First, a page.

EEGLE: Episodic Events - Great Lakes Experiment

The Impact of Episodic Events on the Nearshore-Offshore Transport and Transformation of Biogeochemically Important Materials in the Great Lakes

B. Eadie, D. Schwab, V. Klump, W. Gardner

Program Summary

This proposal is submitted in response to the NSF/OCE and NOAA/COP Joint Announcement of Opportunity for Coastal Studies in the Great Lakes (NSF Publication 97-38). This proposal has been developed to focus on a critical theme that was common to two workshops (NOAA 1992; Klump et al. 1995): the importance of episodic events on nearshore-offshore transport and subsequent ecological consequences. Each of the components of this program is being led by a team of scientists with proven experience and long-term interest in coastal research. The episodic events study described in these proposals provides a unique opportunity to combine their talents in a comprehensive program directed toward the NSF-NOAA goals as defined in the Announcement of Opportunity:

  1. to determine what processes control the cross-margin (inshore to offshore) transport of biological, chemical, and geological materials in the coastal margins of the Great Lakes, and
  2. to develop and test scientific strategies for assessing, quantifying, and predicting the impacts of multiple stressors, both natural and anthropogenic, in the Great Lakes or selected sub-regions.
Issue: A tight coupling between contaminated sediments and overlying water exists in lakes and coastal ecosystems through the process of sediment resuspension. Recent satellite observations of suspended sedimentary material in Lake Michigan illustrate a unique opportunity to investigate an annually recurrent major episode of nearshore-offshore transport, a 10 km wide plume of resuspended material extending over 200 km along the southern shores of the lake (Fig. 1). The plume appears to be initiated by a major late winter storm after the melting of surface ice, and it eventually veers offshore along the eastern shore of the lake, coincident with the area of highest measured sediment accumulation in the lake. The inventory of particulate matter in the plume, on April 2, 1996, is approximately equal to the total annual load of fine sediments into the southern basin. Preliminary evidence indicates that this episodic event may be the major mechanism for cross-margin sediment transport in Lake Michigan. We believe this type of event is ideal for studying internal recycling of biogeochemically important materials (BIMS), ecosystem responses, and one of the major processes controlling cross-isobath transport in the Great Lakes. While we are focusing on a particular episodic process in southern Lake Michigan, the program results will be applicable to similar events in many coastal areas.
Significance: The episodic resuspension and subsequent transport of surface sediments profoundly influences biogeochemical processes in coastal ecosystems. Resuspension and transport of the large inventories of nutrients and contaminants deposited over the past few decades (e.g. P, 137Cs, PCBs), presently results in much greater fluxes to the water column than from all external inputs. In addition, control of biological processes can occur as a result of effects on light and substrate availability and the introduction of meroplanktonic species. The magnitude and episodic nature of these processes in the Great Lakes has been poorly described from a few point measurements or as the residual term in mass balance models. This multi-disciplinary project will employ a comprehensive measurement and modeling approach to examine and compare effects of episodic physical forcing in relation to more persistent long-term (i.e., seasonal meteorological) forcing on nutrient inventories, fluxes and distributions, and on biological distributions and rate processes. The results of this proposed research will improve our understanding of critical processes and support the development of a resource management-oriented information and modeling system.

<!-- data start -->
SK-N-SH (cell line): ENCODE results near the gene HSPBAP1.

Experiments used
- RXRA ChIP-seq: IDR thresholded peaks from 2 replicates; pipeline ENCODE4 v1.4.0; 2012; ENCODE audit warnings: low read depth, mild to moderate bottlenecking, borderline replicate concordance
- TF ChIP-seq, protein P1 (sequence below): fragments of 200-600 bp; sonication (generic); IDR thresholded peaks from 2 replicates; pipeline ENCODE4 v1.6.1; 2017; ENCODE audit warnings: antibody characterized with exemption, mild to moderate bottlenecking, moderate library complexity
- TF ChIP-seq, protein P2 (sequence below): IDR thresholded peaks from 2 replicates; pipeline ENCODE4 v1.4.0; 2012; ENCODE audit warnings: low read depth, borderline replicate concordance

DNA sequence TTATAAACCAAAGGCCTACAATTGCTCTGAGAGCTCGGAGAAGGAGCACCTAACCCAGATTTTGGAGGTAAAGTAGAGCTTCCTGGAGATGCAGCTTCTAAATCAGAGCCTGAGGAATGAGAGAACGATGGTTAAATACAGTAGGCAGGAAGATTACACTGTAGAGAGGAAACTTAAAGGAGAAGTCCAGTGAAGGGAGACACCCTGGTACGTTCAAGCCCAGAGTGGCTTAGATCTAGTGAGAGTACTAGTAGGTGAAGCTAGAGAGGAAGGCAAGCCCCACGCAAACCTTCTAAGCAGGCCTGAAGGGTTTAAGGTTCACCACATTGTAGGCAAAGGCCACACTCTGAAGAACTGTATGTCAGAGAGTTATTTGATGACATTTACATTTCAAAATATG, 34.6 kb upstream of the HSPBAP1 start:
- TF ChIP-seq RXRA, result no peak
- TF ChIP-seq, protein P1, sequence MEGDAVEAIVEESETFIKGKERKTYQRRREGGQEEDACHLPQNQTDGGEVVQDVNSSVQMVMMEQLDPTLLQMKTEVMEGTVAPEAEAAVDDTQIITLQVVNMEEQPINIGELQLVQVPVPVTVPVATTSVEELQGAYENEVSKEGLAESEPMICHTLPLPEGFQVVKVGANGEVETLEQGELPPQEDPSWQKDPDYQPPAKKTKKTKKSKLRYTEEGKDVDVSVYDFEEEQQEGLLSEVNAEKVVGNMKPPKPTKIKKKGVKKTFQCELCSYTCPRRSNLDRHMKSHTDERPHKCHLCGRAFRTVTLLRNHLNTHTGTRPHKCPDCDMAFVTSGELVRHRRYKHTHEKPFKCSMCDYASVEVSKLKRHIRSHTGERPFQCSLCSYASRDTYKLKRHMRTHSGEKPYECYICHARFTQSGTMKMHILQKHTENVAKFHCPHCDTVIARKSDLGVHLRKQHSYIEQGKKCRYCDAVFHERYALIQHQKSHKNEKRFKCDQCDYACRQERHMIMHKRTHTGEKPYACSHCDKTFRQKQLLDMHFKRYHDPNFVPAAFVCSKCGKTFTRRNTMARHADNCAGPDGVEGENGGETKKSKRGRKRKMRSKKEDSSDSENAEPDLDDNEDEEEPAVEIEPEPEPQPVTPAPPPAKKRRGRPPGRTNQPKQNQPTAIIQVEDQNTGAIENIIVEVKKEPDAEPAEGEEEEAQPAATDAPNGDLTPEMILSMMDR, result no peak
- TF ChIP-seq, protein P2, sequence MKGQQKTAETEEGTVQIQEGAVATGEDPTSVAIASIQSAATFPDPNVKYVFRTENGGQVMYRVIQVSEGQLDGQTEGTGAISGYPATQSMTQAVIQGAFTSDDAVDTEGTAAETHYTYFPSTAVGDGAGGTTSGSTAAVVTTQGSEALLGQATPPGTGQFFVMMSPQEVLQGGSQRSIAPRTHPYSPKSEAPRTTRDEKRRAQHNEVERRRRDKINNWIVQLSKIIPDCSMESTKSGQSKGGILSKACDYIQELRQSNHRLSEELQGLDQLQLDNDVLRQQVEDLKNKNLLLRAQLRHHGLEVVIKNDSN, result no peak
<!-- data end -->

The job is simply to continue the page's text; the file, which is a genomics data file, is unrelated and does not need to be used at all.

Program Goal: The purpose of this program is to create an integrated observational program and numerical modeling effort to identify, quantify, and develop prediction tools for the winter-spring resuspension event and to assess the impact of this event on the transport and transformation of BIMS and on lake ecology. Three fundamental hypotheses focus this program:
  1. that the plume is a result of the first winter-spring storm after ice-out and represents the resuspension of particulate materials (and associated constituents) that have been stored in the lake as surface sediment "floc" for a distribution of times, during which they have undergone differential diagenesis,
  2. that the forced, two-gyre vorticity wave response of the lake to episodic wind events, occasionally modified by stratification, is a major mechanism for nearshore-offshore transport of particulate matter and associated constituents in the Great Lakes, and
  3. that physical processes, (e.g. resuspension, turbulence) associated with the plume event are important in determining the nutrient and light climate, and in structuring the biological communities throughout the spring isothermal period, and in setting the conditions for the critical `spring bloom' period.